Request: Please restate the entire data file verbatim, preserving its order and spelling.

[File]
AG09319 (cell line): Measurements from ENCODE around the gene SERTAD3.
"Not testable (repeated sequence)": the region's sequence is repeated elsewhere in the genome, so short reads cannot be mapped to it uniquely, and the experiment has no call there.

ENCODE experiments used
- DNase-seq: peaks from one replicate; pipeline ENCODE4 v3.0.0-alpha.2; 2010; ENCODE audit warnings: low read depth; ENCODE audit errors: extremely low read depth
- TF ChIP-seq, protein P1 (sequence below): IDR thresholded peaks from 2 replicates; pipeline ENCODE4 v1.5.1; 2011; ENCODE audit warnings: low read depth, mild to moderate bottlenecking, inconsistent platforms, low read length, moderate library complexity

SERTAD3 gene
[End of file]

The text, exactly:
AG09319 (cell line): Measurements from ENCODE around the gene SERTAD3.
"Not testable (repeated sequence)": the region's sequence is repeated elsewhere in the genome, so short reads cannot be mapped to it uniquely, and the experiment has no call there.

ENCODE experiments used
- DNase-seq: peaks from one replicate; pipeline ENCODE4 v3.0.0-alpha.2; 2010; ENCODE audit warnings: low read depth; ENCODE audit errors: extremely low read depth
- TF ChIP-seq, protein P1 (sequence below): IDR thresholded peaks from 2 replicates; pipeline ENCODE4 v1.5.1; 2011; ENCODE audit warnings: low read depth, mild to moderate bottlenecking, inconsistent platforms, low read length, moderate library complexity

SERTAD3 gene